Water Knot are from New York, but that’s about as much as you can nail down about them. Sometimes is a diverse, sprawling record, completely eschewing any kind of genre favouritism to create something that’s highly intriguing and completely unique.
The inventiveness and playfulness that abound throughout Sometimes is heartwarming. Although it’s clear that Water Knot take their craft very seriously, there’s a sense of play that is often lacking from this kind of proggy, experimental rock and roll – if that even comes anywhere close. There are guitar riffs that strut, synth solos that completely destroy any preconceptions, and even if vocalist Louis does sound a bit like he’s trying to be Alex Turner in places, that boy’s got some good range. The EP showcases just what Water Knot can do, with tracks as varied as alt-rock anthem ‘Big Brother’, Eastern-inspired ‘Ready’ and the rock and roll stomper ‘Lust’. There’s some big ideas in Sometimes, even if there’s some fairly base lyrics (‘Lust’ doesn’t exactly leave much to the imagination), and an even bigger sound that cannot be ignored.
The EP does have a few problems though. At times, it’s as if Water Knot don’t know where to focus. Although they’ve created a record that’s innovative and enthralling, there’s a loss of control in places that can’t be afforded in this kind of record. There’s the strange, off-time first verse of ‘Sometimes’, and the oddly Vaudevillian cartoon noises and excessive soloing in ‘Revelations’, which just confuse and confound. But when Water Knot get it right, they get it so right.
Even bearing those imperfections in mind, this is the next step of a journey that is far from over. Lead single ‘Lust’ was featured on the soundtrack to Homefront, Sylvester Stallone’s latest movie, and with a debut album following in 2014, it looks like it’s going to be a big year for Water Knot.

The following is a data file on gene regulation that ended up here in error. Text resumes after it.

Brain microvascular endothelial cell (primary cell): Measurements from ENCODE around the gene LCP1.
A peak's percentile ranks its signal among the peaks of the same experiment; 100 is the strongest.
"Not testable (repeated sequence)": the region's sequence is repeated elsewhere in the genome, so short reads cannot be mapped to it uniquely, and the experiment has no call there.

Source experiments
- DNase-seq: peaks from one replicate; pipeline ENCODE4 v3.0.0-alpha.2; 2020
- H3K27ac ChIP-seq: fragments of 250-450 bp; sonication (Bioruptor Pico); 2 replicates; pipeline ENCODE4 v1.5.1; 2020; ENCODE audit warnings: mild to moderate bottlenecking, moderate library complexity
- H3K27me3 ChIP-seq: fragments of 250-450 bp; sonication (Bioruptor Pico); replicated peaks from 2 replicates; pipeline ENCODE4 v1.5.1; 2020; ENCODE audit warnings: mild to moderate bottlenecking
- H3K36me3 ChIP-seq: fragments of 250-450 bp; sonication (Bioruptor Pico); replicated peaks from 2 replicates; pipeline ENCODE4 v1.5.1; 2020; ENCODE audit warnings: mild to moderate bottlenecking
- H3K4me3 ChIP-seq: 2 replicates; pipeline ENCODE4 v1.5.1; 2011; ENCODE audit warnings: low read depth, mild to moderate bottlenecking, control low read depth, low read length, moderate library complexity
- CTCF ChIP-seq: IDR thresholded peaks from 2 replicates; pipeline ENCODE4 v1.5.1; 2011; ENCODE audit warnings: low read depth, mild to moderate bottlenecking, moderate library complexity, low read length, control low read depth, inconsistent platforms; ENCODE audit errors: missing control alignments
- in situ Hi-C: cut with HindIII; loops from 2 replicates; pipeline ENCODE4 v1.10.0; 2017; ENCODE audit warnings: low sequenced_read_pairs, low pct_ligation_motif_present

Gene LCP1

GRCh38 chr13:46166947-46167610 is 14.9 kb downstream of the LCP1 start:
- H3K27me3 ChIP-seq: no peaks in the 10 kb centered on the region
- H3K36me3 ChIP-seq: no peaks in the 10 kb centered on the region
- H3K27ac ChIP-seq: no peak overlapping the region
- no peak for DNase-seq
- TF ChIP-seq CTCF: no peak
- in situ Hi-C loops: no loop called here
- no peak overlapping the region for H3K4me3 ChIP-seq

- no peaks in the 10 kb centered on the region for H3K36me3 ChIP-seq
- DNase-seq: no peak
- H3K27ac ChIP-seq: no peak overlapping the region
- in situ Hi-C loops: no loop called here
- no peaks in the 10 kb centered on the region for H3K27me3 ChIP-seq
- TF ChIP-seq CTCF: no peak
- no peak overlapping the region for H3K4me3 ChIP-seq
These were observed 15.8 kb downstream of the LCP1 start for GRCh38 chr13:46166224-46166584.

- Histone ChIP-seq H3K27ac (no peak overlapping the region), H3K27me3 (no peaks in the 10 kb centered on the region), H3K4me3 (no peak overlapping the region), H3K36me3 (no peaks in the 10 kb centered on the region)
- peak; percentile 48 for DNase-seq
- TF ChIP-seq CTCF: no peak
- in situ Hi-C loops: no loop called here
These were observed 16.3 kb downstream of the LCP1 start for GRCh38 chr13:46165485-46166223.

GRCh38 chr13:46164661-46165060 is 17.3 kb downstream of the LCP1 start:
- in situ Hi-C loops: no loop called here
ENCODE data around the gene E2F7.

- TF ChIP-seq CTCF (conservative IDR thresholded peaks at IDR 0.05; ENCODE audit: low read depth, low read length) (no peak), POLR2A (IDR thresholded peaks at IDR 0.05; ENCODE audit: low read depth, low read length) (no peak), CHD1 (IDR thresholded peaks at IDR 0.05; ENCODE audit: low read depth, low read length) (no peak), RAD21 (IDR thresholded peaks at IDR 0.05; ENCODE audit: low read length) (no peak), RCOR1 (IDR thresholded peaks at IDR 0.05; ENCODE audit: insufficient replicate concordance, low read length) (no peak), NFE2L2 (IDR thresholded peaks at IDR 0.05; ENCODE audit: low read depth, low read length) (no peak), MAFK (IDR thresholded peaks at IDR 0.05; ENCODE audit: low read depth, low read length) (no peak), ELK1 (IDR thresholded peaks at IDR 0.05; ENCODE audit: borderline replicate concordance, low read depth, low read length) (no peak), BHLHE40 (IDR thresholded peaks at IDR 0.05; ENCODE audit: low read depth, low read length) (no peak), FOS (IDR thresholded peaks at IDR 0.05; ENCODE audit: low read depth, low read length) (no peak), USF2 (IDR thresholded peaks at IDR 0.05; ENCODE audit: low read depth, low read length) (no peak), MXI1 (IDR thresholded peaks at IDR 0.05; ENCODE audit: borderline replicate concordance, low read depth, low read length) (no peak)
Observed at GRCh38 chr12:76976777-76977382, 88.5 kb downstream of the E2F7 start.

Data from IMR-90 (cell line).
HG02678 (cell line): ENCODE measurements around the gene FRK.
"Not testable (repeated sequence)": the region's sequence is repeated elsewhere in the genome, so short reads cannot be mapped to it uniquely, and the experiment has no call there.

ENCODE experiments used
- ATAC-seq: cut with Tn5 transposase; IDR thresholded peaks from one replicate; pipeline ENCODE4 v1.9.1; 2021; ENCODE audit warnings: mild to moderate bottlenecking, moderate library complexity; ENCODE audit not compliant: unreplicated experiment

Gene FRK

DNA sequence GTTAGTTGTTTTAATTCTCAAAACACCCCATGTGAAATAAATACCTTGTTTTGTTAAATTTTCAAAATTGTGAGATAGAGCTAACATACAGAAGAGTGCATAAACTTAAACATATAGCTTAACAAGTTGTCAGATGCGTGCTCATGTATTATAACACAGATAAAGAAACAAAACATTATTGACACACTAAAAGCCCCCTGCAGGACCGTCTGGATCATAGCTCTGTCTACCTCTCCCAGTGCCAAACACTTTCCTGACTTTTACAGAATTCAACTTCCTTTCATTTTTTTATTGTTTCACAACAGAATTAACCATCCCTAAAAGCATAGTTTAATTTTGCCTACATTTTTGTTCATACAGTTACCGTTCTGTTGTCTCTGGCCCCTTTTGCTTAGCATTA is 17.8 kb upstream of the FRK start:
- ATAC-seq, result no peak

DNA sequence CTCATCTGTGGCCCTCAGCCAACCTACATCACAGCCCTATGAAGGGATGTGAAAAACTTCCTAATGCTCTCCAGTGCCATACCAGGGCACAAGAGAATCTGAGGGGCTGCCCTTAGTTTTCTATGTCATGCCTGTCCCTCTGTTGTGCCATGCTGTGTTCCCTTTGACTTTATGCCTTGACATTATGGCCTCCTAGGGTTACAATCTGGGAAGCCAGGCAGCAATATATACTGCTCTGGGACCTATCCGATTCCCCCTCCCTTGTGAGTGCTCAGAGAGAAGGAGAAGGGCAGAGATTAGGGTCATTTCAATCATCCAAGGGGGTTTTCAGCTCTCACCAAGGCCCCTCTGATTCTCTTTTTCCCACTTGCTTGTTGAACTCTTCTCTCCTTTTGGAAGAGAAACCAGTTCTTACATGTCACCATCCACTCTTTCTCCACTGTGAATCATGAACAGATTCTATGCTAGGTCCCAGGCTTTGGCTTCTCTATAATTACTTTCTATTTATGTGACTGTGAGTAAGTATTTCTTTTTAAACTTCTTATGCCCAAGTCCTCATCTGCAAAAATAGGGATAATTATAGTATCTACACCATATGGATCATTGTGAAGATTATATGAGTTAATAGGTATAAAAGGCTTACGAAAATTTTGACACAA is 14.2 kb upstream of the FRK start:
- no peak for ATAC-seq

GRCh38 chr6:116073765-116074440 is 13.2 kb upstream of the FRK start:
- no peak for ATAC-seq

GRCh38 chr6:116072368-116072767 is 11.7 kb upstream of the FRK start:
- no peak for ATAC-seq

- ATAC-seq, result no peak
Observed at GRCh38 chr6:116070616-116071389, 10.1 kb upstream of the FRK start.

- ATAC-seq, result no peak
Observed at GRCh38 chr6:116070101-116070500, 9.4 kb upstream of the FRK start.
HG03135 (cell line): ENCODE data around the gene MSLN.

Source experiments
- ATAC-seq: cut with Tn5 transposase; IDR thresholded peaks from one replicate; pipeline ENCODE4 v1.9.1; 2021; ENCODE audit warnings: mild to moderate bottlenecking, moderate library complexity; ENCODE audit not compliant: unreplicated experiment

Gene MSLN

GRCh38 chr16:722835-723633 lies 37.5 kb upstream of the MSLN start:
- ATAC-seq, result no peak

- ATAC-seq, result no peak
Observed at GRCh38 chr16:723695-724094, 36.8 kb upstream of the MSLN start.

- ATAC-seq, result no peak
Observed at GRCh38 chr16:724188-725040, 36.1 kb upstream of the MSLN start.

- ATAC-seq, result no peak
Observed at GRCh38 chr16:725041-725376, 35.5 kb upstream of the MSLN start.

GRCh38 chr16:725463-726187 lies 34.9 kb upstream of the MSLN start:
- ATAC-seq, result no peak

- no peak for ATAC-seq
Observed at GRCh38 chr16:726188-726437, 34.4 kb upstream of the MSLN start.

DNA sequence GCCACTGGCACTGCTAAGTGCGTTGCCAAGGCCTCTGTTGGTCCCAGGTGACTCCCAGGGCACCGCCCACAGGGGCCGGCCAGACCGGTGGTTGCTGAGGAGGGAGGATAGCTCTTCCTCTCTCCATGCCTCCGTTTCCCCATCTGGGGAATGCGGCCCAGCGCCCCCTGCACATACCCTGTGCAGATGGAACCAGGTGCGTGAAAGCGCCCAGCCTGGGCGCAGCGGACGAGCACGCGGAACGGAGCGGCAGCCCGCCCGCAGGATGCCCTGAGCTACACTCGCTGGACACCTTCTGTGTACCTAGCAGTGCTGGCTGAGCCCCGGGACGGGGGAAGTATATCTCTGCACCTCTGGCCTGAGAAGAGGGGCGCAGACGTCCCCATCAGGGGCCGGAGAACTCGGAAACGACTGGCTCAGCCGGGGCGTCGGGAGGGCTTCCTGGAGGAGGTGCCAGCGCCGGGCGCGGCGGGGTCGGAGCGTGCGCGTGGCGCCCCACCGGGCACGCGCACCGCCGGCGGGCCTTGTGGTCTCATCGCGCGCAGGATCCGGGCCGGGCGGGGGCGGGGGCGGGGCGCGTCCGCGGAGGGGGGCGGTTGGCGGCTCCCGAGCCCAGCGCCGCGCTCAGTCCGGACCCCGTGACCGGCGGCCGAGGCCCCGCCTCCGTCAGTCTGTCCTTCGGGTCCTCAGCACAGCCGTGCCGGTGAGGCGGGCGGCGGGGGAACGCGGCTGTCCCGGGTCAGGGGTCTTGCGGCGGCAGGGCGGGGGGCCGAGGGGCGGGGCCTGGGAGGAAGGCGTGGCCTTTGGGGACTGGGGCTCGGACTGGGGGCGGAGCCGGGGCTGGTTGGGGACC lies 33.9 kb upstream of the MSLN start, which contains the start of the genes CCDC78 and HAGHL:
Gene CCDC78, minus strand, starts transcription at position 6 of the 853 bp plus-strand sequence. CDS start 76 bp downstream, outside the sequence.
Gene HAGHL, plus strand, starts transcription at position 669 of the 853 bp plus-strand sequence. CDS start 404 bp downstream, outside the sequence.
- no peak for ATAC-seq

3.5 out of 5 high fives!
Imagine if Papa Roach had decided to take equal influence from Guns n Roses and The Germs. Then, imagine that instead of meeting in their hometown, they came from all corners of the world. Toss in a few umlauts and a better dress sense and you have Living Dead Lights.
Don’t take that as anything derogatory, though. Their debut album Black Letters is a big, no-fucks-given rock record and in that, it’s completely genius. On the surface, it’s not overtly clever – lyrically, it’s your typical hard rock cheese in places – but dig deeper and you’ll find cheeky references to horror legend, extraordinarily tight musicianship and an unashamedly irresponsible take on modern rock music. Glorious.
It’s hard not to revel in the sheer indulgence of Black Letters. Although to begin with, it’s rather misleading. ‘I’ll Be Your Frankenstein’ is littered with a ‘one-two fuck-you’ punk attitude, loads of screaming and really fast drums. However, it becomes apparent with lead single ‘This Is Our Evolution’ that the 90s power ballad isn’t dead yet and rock ‘n’ roll parading becomes the order of the day. The record as a whole is bold and brash, simultaneously taking cues from American rock stars and the over-the-top (but frankly incredible) Japanese music scene. ‘Vacant’, for example, chucks in a load of piano and bells over some serious rock riffs – in theory, it’s completely ridiculous, but it works so well.
Working with Fred Archambault, David Spreng and Tom Baker has no doubt had some influence on that – tying together some big producers, who have worked with some big rock and metal bands, is bound to have some kind of impact on the sound. However, what it doesn’t account for is tracks like ‘Hey Stranger!’ which could be just as easily taken off a Die Hunns album were it not for the rock ballad in the middle section, or closer ‘Ghosts and Saints’, which is a country-inspired acoustic tale of loss. What I admire about this record is that Living Dead Lights are not afraid to bring it all to the table, and in doing so, it totally pays off.